What HR can learn from the Olympic Games
With the 31st Summer Olympics due to kick off in Rio de Janeiro next week, it would seem that the impending event has, so far, been making news for all the wrong reasons. Whether it be delayed construction, the Zika virus, or the Russian doping debacle, there’s certainly as much going on outside of the arena, as there is inside it.
The Olympic Games is, of course, a significant international event, which unites people of all nationalities and cultures in a common interest, sport. More than 200 countries are expected to take part in this year’s games, which will see more than 10,000 athletes compete in 28 different sports, across 300 events. Not surprisingly, this presents a mammoth planning and management challenge for the International Olympic Committee (IOC).
So how does all this tie into HR?
When you think about the vastly differing needs and wants of +10,000 athletes, there are a multitude of factors that need to be considered – and then planned for – in order to ensure happy athletes, happy spectators, and a successful event. And, in the same way that sprinters and swimmers have distinct needs and objectives, so too do the employees who make up today’s modern, multinational workforces.
The parallels do not stop there, however, and there are, in fact, a number of HR lessons to be learned from the world’s largest sporting event. Here are three key takeaways that HR professionals can glean from the Olympics:
1. Creating Great Experiences
The key to both sporting and business success is actually one and the same – creating great experiences that engage people. So in the same way that Olympic athletes have to be dedicated in order to succeed, business leaders need to facilitate engaging employee experiences before they can expect an optimized service delivery for customers. Disengaged employees will only lead to unhappy customers, it’s as simple as that.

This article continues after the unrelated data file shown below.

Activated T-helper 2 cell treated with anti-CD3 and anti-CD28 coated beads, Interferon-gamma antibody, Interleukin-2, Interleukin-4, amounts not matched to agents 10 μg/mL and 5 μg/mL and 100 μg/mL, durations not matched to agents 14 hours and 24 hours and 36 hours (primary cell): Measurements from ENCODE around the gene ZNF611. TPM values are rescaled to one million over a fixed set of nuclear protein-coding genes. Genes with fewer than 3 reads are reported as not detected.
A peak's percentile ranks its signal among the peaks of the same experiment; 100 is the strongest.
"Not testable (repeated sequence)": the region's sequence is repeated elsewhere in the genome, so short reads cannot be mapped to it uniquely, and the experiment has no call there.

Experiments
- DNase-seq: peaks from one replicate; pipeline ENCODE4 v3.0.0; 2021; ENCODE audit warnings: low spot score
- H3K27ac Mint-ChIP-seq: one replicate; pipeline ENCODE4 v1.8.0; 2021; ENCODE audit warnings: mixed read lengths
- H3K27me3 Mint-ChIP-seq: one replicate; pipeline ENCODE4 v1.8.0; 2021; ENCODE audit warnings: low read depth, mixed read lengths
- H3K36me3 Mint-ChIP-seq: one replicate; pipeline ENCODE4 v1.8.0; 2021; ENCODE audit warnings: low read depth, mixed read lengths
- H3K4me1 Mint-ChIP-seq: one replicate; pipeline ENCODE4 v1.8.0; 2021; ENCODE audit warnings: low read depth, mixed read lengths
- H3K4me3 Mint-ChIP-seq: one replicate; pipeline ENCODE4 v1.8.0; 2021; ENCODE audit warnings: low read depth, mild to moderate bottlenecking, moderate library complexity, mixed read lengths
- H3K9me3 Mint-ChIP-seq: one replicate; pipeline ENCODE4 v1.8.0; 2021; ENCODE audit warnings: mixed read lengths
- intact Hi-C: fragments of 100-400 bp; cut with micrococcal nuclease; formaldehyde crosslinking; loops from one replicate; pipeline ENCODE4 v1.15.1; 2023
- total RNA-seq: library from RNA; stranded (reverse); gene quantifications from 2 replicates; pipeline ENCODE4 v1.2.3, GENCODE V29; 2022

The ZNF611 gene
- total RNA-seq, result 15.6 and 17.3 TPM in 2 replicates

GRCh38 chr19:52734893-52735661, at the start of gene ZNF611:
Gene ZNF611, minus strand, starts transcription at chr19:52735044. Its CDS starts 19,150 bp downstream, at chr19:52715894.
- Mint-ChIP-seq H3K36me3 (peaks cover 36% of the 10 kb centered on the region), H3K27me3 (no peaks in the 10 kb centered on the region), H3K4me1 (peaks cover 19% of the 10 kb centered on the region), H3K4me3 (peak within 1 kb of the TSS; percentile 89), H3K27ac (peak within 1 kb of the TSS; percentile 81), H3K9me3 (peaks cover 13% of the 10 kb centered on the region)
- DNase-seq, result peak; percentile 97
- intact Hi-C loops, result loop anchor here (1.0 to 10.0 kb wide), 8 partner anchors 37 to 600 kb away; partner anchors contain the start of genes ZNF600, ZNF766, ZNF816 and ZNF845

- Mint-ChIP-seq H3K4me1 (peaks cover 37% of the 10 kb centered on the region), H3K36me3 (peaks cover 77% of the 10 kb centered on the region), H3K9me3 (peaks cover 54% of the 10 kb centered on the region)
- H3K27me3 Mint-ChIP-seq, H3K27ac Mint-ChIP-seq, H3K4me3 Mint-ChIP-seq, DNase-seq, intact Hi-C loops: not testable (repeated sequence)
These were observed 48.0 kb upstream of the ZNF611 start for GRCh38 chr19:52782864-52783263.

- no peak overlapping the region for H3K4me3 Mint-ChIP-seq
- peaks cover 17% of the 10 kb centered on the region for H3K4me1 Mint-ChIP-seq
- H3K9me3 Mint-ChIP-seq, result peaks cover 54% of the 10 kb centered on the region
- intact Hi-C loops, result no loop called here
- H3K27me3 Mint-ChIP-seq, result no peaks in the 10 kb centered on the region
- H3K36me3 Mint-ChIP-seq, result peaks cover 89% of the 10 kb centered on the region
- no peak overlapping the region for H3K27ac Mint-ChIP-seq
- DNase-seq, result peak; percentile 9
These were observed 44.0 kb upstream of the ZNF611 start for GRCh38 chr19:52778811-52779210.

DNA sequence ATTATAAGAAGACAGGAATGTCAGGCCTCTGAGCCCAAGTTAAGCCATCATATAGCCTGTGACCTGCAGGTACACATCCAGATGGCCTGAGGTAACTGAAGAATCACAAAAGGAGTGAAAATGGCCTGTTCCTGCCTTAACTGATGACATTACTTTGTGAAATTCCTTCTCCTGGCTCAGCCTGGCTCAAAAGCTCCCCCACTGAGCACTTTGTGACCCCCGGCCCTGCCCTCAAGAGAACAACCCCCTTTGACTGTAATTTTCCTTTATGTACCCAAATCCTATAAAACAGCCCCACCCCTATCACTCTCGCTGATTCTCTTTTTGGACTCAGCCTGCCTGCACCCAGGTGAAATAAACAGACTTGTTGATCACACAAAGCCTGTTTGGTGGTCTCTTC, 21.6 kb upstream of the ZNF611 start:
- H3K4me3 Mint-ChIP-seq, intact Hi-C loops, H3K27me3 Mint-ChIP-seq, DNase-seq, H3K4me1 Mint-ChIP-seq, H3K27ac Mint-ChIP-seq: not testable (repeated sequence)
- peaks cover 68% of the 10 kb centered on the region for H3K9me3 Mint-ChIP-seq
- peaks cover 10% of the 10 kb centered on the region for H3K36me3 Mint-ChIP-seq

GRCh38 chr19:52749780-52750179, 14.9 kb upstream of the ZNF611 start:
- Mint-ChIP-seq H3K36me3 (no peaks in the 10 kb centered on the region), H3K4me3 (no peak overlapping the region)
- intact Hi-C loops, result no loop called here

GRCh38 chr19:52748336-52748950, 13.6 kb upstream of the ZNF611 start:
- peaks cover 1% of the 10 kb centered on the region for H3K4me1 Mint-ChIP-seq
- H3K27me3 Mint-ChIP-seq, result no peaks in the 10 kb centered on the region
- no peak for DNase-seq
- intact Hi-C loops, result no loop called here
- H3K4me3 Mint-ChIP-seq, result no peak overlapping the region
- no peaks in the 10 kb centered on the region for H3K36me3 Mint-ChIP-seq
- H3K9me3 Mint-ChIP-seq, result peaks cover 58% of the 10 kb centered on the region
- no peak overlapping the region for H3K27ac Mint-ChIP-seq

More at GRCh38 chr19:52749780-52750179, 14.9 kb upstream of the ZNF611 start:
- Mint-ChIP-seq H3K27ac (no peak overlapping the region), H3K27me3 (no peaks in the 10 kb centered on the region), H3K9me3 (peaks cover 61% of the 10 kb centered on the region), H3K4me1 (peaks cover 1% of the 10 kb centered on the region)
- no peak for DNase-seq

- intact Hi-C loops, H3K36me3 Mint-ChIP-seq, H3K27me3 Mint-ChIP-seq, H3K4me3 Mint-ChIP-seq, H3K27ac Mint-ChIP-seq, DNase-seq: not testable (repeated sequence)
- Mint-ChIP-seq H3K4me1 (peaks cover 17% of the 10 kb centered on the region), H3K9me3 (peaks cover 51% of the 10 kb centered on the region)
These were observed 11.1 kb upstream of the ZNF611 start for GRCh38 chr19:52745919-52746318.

While this is a debate that has received more attention from industry thought leaders over the past couple of years, business leaders still have a long way to go in elevating this issue up the C-suite agenda. Initial steps in the right direction are being made however, and we’re starting to see some HR leaders embracing new concepts such as the employee journey, workforce experience and people analytics.
2. Diversity is King!
With so many countries taking part in the Olympic Games, the different ways in which country teams operate and conduct themselves is often a hot topic of discussion in the commentary box. Indeed, part of what makes the Olympics so captivating, is its plethora of cultural diversity.
Similarly, diversity in the workplace can also provide more enriching experiences – both for the employee, and the customer. And, with a more diverse team, comes a broader skill set and new opportunity.
Of course, a diverse workforce does not come without its HR challenges however, and in today’s increasingly disparate and global working environment, business leaders need insight from sophisticated HR systems in order to be able to cater to the specific needs and wants of individuals.
3. Play to your peoples’ strengths
Unless you understand what the strengths and defined skill sets of your employees are, you can’t use these to your joint advantage. This is why knowing your people as well as you know your customers is vital to identifying where strengths need to be reinforced, and where skills gaps need to be closed. In the same way that sending a gymnast in to run the 100m sprint might seem like a mistake, so too is asking your Finance Manager to act as interim Marketing Manager. If it’s not their thing, it’s not going to work.
The flip side to this is that company leaders also need to understand how people want to develop their skills, knowledge and careers. It might just be, for example, that your Finance Manager actually does want to learn more about marketing and take his/her career in a different direction. This ‘career engineering’ is a relatively new HR concept, but one which is quickly gaining advocates who see opportunities for employees to use transferable skills in a different context.
People analytics, too, is a rapidly growing area of business intelligence that can paint a real-time picture of the workforce and provide the actionable insight needed to solve business problems and optimize outcomes. The opportunities it can unveil are endless, and your workforce will thank you for it.
Whichever country you’ll be supporting at the 2016 Olympiad, the team here at Sage People would like to wish all athletes the very best of luck for a great summer of sport in Rio.